ADDIS ABABA -- The new stations – the first batch of 50 that are due to be installed by the end of 2011 -- will considerably reinforce Ethiopia’s early warning capacity. This will in turn help to ensure prompt and adequate measures to manage weather-related risk in the country.
The system is very advanced. Data from the 3-metre high devices is sent through the Ethiopian mobile phone network to a server in the capital, where it can be monitored by the NMA experts. WFP, which is donating the stations, selected this particular model after testing several meteorological telemetry products in the field.
“The 20 automated weather stations will help us to provide world-class meteorological services in Ethiopia, which is an important input for implementing the government’s Growth and Transformation Plan,” said NMA Director-General Kidane Assefa.
The newly available weather data will also support the development of innovative projects such as weather insurance schemes for farmers and will provide key information to the LEAP early warning system. LEAP is designed to trigger contingent finance to flexibly scale-up the Productive Safety Net Programme, which is the national, Government–led safety net programme, implemented with support of WFP and several other development partners.
“The stations will allow us to identify climate risks at an early stage and better protect vulnerable, food insecure people in rural areas through innovative projects such as the weather risk insurance,” said Felix Gomez, WFP Ethiopia Acting Country Director.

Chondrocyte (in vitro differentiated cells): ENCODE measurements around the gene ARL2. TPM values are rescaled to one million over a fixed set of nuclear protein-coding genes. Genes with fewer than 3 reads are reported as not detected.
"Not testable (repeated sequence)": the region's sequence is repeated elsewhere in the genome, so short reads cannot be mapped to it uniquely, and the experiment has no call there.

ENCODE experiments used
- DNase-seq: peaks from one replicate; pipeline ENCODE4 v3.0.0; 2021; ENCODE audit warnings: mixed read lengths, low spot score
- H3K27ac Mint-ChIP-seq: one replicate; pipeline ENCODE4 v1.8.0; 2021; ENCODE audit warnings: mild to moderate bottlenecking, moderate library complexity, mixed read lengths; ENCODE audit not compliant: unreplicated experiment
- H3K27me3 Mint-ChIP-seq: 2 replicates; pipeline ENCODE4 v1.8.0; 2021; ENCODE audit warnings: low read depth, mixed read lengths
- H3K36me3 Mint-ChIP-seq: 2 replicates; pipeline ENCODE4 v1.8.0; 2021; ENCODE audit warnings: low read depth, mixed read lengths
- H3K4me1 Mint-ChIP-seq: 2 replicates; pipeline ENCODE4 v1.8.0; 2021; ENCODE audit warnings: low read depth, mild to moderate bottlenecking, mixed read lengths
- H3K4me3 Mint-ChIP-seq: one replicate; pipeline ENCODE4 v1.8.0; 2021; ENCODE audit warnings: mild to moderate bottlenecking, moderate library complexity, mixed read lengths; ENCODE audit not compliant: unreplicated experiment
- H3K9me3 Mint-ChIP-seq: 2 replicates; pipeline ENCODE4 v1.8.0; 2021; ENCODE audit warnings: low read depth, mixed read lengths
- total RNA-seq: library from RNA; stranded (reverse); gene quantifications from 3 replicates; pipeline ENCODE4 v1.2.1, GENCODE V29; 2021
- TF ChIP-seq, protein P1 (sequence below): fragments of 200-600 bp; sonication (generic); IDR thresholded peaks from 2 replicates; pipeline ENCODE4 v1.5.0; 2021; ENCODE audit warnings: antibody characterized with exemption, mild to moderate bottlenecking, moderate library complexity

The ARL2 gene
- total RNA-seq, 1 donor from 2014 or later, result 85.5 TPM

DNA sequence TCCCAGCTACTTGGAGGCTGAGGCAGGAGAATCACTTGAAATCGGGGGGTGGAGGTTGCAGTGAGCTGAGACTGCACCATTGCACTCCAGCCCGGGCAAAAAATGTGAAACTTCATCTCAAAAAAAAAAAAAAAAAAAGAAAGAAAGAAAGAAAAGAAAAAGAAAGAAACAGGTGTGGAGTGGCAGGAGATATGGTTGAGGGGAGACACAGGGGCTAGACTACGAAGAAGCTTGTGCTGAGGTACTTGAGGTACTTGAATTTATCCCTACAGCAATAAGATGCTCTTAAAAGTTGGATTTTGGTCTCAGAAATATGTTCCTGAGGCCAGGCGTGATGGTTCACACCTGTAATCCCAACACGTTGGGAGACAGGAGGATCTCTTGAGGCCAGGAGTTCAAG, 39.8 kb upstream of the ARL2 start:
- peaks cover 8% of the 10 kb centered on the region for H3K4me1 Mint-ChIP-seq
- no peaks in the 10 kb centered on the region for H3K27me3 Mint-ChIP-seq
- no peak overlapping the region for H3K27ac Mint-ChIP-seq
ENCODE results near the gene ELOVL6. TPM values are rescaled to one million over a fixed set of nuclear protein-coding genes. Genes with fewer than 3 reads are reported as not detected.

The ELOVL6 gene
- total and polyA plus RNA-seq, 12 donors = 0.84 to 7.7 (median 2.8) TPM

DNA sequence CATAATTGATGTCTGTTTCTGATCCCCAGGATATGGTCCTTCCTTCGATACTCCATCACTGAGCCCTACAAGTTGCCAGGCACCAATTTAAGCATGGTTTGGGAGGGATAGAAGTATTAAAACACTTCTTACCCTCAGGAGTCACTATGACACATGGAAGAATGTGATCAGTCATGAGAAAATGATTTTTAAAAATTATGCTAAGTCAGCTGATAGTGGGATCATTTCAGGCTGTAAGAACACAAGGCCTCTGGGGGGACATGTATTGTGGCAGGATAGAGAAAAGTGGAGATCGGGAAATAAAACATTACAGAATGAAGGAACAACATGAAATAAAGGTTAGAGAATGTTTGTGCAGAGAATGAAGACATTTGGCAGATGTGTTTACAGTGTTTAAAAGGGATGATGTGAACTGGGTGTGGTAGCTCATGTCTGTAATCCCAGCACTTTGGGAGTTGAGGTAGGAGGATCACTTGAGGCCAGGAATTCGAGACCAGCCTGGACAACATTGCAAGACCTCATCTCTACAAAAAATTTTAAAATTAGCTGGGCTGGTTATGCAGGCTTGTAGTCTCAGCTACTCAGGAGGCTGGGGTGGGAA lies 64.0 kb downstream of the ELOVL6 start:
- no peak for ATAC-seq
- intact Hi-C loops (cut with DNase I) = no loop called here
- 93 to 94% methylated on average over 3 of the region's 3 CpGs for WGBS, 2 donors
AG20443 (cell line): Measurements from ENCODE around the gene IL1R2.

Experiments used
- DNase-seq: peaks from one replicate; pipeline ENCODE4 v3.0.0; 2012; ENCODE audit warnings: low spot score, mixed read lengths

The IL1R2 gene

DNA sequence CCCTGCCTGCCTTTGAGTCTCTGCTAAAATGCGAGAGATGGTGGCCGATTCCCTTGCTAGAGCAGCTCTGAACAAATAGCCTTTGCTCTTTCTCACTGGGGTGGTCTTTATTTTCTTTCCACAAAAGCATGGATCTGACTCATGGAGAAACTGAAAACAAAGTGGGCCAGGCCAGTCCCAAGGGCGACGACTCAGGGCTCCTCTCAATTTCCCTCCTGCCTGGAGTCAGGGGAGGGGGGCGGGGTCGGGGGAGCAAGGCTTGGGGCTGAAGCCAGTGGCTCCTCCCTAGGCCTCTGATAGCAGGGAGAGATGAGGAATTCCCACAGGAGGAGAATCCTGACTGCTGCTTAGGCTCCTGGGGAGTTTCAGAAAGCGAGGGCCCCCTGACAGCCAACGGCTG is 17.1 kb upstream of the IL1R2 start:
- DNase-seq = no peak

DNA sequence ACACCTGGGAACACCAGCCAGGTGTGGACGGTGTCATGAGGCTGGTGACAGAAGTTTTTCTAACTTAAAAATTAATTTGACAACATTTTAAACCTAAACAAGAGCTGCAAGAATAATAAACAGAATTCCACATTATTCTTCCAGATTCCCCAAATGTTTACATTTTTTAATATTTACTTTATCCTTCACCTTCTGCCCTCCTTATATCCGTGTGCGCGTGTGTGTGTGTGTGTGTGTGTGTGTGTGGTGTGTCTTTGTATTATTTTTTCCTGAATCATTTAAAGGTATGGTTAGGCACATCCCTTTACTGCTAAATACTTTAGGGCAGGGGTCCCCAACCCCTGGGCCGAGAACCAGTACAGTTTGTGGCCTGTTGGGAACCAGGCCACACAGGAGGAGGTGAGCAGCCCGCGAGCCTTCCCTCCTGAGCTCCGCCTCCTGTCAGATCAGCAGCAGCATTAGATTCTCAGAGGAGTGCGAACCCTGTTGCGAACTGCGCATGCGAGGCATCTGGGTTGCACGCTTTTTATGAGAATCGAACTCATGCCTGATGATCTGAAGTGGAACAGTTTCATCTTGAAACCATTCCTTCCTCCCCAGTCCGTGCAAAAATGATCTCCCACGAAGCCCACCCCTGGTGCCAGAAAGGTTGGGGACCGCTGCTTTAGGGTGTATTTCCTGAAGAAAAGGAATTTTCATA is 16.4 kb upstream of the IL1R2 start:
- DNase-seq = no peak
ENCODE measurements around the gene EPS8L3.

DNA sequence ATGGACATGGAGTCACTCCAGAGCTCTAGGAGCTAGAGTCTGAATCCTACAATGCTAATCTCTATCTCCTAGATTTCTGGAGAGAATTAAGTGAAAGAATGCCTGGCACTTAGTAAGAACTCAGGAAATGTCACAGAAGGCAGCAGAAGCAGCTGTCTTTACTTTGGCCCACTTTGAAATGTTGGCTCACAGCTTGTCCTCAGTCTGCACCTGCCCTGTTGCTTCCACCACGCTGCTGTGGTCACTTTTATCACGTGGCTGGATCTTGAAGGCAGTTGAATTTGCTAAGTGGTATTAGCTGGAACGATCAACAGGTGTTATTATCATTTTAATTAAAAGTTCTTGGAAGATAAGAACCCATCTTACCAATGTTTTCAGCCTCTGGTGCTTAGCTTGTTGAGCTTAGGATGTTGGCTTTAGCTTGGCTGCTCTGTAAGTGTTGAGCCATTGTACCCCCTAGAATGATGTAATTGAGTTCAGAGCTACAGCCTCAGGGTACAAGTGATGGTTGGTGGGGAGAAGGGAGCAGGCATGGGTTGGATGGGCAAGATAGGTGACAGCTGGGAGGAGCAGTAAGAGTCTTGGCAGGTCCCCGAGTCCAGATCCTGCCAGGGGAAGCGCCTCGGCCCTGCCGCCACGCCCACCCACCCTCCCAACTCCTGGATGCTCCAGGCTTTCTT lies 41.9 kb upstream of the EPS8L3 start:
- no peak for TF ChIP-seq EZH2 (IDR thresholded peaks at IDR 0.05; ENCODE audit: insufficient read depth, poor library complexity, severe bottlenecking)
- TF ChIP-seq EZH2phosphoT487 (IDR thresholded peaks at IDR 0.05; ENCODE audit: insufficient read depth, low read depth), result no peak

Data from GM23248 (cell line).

This initiative is part of the efforts that the WFP’s Ethiopia Country Office, with support from the Climate Change and Disaster Risk Reduction Office at WFP Headquarters, is providing to the Government of Ethiopia as part of a broad effort to enhance national risk and disaster management capacities.
Of the 20 weather stations that have already been installed, ten are in the Somali Region, five in Eastern Oromia and another five in Afar.
Managing the risk of disasters is one of the five key objectives in WFP’s strategic plan and the weather station initiative is one way of doing this. It’s all part of moving away from managing disasters and moving towards managing risk. Ultimately, managing risk is the best approach to help Governments to better protect the most vulnerable and food insecure people.